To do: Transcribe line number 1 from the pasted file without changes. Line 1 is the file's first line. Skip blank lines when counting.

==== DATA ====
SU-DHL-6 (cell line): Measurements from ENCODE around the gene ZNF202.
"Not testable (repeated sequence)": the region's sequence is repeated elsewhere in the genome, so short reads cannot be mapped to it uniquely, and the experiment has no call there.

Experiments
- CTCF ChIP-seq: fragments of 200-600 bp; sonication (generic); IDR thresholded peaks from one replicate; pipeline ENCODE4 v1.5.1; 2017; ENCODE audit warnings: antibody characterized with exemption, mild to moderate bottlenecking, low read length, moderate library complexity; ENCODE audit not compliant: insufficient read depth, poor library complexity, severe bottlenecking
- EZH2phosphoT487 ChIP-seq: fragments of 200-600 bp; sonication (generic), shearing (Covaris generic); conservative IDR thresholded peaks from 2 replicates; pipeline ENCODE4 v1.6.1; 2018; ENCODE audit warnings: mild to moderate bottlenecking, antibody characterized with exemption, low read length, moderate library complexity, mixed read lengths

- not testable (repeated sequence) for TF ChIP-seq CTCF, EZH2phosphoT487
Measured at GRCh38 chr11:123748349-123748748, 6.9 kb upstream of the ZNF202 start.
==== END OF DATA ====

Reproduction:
SU-DHL-6 (cell line): Measurements from ENCODE around the gene ZNF202.